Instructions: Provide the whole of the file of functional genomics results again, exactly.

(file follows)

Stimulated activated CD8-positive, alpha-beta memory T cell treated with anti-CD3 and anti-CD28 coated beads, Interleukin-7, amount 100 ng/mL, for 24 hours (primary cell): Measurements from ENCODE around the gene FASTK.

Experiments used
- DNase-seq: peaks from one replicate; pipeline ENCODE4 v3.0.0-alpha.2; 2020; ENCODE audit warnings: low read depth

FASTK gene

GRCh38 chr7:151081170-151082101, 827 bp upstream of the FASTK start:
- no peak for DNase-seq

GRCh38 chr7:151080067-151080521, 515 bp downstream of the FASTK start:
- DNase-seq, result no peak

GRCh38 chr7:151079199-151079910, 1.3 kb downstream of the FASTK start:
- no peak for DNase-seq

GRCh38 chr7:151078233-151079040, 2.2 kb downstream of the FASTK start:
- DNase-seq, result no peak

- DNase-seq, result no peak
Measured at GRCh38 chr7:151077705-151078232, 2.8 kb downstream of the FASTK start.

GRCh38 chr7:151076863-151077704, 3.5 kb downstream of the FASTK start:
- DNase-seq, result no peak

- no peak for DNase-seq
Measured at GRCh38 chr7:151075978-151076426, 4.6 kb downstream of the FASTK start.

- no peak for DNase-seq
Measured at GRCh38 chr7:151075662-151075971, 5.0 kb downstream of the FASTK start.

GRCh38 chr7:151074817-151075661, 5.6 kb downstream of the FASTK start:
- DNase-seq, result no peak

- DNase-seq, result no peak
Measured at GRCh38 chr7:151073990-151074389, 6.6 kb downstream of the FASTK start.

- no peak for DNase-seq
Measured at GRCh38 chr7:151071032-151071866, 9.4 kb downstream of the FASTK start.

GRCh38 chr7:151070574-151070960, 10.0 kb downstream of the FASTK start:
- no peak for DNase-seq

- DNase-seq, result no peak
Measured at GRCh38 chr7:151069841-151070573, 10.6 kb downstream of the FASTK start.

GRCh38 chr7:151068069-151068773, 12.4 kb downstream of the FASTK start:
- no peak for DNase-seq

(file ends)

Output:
Stimulated activated CD8-positive, alpha-beta memory T cell treated with anti-CD3 and anti-CD28 coated beads, Interleukin-7, amount 100 ng/mL, for 24 hours (primary cell): Measurements from ENCODE around the gene FASTK.

Experiments used
- DNase-seq: peaks from one replicate; pipeline ENCODE4 v3.0.0-alpha.2; 2020; ENCODE audit warnings: low read depth

FASTK gene

GRCh38 chr7:151081170-151082101, 827 bp upstream of the FASTK start:
- no peak for DNase-seq

GRCh38 chr7:151080067-151080521, 515 bp downstream of the FASTK start:
- DNase-seq, result no peak

GRCh38 chr7:151079199-151079910, 1.3 kb downstream of the FASTK start:
- no peak for DNase-seq

GRCh38 chr7:151078233-151079040, 2.2 kb downstream of the FASTK start:
- DNase-seq, result no peak

- DNase-seq, result no peak
Measured at GRCh38 chr7:151077705-151078232, 2.8 kb downstream of the FASTK start.

GRCh38 chr7:151076863-151077704, 3.5 kb downstream of the FASTK start:
- DNase-seq, result no peak

- no peak for DNase-seq
Measured at GRCh38 chr7:151075978-151076426, 4.6 kb downstream of the FASTK start.

- no peak for DNase-seq
Measured at GRCh38 chr7:151075662-151075971, 5.0 kb downstream of the FASTK start.

GRCh38 chr7:151074817-151075661, 5.6 kb downstream of the FASTK start:
- DNase-seq, result no peak

- DNase-seq, result no peak
Measured at GRCh38 chr7:151073990-151074389, 6.6 kb downstream of the FASTK start.

- no peak for DNase-seq
Measured at GRCh38 chr7:151071032-151071866, 9.4 kb downstream of the FASTK start.

GRCh38 chr7:151070574-151070960, 10.0 kb downstream of the FASTK start:
- no peak for DNase-seq

- DNase-seq, result no peak
Measured at GRCh38 chr7:151069841-151070573, 10.6 kb downstream of the FASTK start.

GRCh38 chr7:151068069-151068773, 12.4 kb downstream of the FASTK start:
- no peak for DNase-seq